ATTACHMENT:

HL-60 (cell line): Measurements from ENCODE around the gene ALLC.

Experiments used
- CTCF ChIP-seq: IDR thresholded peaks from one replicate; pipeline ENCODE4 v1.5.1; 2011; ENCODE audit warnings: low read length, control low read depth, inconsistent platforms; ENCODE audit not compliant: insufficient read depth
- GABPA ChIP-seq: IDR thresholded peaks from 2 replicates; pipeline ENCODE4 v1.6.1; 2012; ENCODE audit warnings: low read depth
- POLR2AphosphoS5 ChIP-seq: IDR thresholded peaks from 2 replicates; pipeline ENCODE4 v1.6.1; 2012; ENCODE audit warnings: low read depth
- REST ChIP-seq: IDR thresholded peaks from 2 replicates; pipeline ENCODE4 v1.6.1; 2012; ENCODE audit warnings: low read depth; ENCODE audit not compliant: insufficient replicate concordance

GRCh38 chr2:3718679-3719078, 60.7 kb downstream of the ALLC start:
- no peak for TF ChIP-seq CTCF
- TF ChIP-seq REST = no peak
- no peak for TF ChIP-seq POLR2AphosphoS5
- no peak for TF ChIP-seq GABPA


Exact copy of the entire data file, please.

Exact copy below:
HL-60 (cell line): Measurements from ENCODE around the gene ALLC.

Experiments used
- CTCF ChIP-seq: IDR thresholded peaks from one replicate; pipeline ENCODE4 v1.5.1; 2011; ENCODE audit warnings: low read length, control low read depth, inconsistent platforms; ENCODE audit not compliant: insufficient read depth
- GABPA ChIP-seq: IDR thresholded peaks from 2 replicates; pipeline ENCODE4 v1.6.1; 2012; ENCODE audit warnings: low read depth
- POLR2AphosphoS5 ChIP-seq: IDR thresholded peaks from 2 replicates; pipeline ENCODE4 v1.6.1; 2012; ENCODE audit warnings: low read depth
- REST ChIP-seq: IDR thresholded peaks from 2 replicates; pipeline ENCODE4 v1.6.1; 2012; ENCODE audit warnings: low read depth; ENCODE audit not compliant: insufficient replicate concordance

GRCh38 chr2:3718679-3719078, 60.7 kb downstream of the ALLC start:
- no peak for TF ChIP-seq CTCF
- TF ChIP-seq REST = no peak
- no peak for TF ChIP-seq POLR2AphosphoS5
- no peak for TF ChIP-seq GABPA